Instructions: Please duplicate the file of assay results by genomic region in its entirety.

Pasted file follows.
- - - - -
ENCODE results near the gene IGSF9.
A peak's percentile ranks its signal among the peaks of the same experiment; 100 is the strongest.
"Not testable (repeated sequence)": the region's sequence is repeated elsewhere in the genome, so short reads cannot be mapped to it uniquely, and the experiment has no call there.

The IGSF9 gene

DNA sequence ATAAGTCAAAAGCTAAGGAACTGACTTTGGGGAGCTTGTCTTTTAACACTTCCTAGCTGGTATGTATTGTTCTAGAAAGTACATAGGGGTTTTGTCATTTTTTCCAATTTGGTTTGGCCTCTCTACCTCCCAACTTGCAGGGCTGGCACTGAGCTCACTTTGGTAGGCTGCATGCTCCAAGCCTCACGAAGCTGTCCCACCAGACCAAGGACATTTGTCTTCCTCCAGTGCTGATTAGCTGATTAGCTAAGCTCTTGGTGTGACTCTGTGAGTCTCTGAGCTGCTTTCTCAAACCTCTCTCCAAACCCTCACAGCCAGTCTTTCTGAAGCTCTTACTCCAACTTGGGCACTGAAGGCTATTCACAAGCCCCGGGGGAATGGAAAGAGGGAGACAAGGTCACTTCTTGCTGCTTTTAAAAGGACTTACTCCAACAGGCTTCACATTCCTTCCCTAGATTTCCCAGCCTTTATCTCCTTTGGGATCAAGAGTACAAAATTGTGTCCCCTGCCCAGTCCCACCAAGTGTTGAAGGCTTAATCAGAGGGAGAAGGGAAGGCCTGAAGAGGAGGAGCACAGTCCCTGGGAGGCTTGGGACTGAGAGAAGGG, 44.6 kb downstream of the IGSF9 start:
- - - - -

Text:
ENCODE results near the gene IGSF9.
A peak's percentile ranks its signal among the peaks of the same experiment; 100 is the strongest.
"Not testable (repeated sequence)": the region's sequence is repeated elsewhere in the genome, so short reads cannot be mapped to it uniquely, and the experiment has no call there.

The IGSF9 gene

DNA sequence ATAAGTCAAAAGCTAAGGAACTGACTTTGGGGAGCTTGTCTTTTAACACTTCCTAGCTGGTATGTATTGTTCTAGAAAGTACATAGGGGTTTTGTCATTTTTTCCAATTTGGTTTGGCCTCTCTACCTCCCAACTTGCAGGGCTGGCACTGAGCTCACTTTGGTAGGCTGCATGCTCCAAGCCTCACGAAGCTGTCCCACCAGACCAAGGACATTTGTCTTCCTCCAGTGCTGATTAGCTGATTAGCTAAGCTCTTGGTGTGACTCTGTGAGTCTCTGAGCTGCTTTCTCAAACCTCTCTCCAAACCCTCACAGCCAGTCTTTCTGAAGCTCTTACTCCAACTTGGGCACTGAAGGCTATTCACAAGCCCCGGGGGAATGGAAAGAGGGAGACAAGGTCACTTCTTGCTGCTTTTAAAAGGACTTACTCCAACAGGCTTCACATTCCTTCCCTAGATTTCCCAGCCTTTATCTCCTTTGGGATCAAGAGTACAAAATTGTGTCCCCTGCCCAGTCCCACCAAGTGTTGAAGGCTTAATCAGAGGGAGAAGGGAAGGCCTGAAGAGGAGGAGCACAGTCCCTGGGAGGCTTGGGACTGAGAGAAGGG, 44.6 kb downstream of the IGSF9 start: